> Back to seminars list


Tuesday, 1st, October 2019
From 14h To 15h30
Centre de Recherche - Paris - Amphithéâtre Constant-Burg - 12 rue Lhomond, Paris 5e

Pinpointing disease-causing regulatory genetic variants by multi-omics and machine learning

Determining the genetic cause of rare disorders is crucial for the affected families, enabling genetic testing among relatives and providing a rationale for therapies. However, for most of the rare disease patients undergoing DNA sequencing, which variant is pathogenic remains unclear. I will present a blend of multi-omics and machine learning approaches to address this problem.

We and others have shown that sequencing RNA, additional to the DNA of patients, boosts the diagnosis rate of rare disease patients by revealing pathogenic gene regulatory defects that still cannot be predicted from genotype. Novel algorithms are needed to realize the potential of RNA-sequencing and other omics in revealing the causes of rare diseases. We formalize this problem as an outlier detection task, with the twist that here, outliers are the signal of interest and not artifacts to exclude from the data. I will present OUTRIDER [1], a method based on a denoising auto-encoder, that allows detecting expression outliers controlling for technical and biological confounding effects.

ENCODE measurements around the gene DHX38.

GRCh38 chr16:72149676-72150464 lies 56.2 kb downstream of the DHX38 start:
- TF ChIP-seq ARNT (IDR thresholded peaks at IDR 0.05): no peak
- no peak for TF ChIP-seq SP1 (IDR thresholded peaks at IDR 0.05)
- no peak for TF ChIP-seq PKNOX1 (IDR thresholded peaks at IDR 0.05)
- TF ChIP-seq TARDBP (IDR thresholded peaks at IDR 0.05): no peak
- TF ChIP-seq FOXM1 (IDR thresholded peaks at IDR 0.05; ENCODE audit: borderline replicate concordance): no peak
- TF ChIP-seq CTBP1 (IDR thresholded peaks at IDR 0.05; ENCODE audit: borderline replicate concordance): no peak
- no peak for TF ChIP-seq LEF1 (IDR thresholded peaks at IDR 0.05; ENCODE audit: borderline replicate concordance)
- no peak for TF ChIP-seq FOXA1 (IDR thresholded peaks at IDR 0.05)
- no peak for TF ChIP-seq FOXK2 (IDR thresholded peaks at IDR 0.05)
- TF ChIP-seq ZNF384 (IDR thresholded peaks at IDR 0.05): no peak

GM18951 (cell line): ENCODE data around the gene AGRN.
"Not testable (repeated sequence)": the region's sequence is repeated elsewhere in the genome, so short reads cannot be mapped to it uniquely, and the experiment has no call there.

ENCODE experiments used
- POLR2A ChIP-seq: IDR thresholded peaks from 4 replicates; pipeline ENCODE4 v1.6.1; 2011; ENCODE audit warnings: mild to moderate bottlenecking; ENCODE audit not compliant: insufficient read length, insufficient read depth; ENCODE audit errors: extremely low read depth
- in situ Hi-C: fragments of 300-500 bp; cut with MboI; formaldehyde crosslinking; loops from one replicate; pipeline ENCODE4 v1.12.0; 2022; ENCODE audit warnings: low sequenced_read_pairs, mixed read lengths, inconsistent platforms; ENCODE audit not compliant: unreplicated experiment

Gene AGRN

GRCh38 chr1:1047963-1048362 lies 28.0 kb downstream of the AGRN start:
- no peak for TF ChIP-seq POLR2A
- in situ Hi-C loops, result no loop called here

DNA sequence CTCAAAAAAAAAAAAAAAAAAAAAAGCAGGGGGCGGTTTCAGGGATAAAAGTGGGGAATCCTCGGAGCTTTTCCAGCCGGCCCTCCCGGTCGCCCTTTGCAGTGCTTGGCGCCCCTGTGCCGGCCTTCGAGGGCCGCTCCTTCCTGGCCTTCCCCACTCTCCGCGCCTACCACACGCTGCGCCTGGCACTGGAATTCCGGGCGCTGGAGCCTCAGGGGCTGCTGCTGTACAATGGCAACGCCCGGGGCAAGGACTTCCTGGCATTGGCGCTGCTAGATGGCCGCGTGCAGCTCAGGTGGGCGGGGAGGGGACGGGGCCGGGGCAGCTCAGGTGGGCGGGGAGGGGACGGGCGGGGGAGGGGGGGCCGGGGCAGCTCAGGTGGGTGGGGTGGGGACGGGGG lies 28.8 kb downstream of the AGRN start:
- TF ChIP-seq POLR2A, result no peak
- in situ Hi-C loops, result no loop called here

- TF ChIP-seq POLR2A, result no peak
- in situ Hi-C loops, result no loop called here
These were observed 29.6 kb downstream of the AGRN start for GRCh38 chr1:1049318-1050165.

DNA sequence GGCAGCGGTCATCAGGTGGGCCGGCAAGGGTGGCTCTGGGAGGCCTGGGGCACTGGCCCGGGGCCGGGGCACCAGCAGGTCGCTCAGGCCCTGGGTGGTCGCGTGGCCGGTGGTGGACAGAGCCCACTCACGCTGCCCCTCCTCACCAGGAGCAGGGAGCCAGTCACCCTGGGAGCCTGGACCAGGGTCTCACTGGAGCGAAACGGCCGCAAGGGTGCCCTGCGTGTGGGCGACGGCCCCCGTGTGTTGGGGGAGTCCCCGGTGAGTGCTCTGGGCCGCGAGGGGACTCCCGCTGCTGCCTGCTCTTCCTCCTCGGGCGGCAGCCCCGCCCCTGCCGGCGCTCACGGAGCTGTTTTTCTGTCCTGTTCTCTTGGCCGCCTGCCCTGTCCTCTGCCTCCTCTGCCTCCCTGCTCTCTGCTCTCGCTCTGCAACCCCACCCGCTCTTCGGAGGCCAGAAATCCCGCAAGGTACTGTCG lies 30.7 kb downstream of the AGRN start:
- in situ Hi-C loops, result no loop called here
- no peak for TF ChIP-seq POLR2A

Having identified a pathogenic gene regulatory defect, the last piece of the puzzle is the genetic variant causing it. Machine learning applied to high-throughput genomics technologies is making drastic progresses in unraveling how every step of gene expression is genetically encoded. However, lack of standardization of such models has hampered their impact in medical research. We are co-developing Kipoi, a collaborative initiative to define standards and foster sharing and re-use of trained machine learning models in genomics [2]. Our repository (kipoi.org) contains over 2,000 trained models of transcriptional and post-transcriptional mechanisms. Using a modular modeling approach leveraging Kipoi, we built MMSplice [3], the first ranked splicing effect predictor at the CAGI5 challenge (Critical Assessment of Genome Interpretation).


[1] Bretchmann et al. OUTRIDER: A Statistical Method for Detecting Aberrantly Expressed Genes in RNA Sequencing Data, AJHG, 2018

[2] Avsec et al. The Kipoi repository accelerates community exchange and reuse of predictive models for genomics, Nature biotechnol., 2019

[3] Cheng et al. MMSplice: modular modeling improves the predictions of genetic variant effects on splicing, Genome Biology, 2019.


Prof. Julien GAGNEUR
Assistant Professor for Computational Biology at TUM (Technische Universität München)

Technische Universität München - Dpt Informatics

Invited by

Prof. Thomas WALTER
Directeur CBIO, Enseignant Chercheur Mines ParisTech
Domain 3 - U900 - CBIO - Bioinformatics, Biostatistics Epidemiology and Computational Systems

Institut Curie


Prof. Thomas WALTER

Directeur CBIO, Enseignant Chercheur Mines ParisTech

Institut Curie

Send an e-mail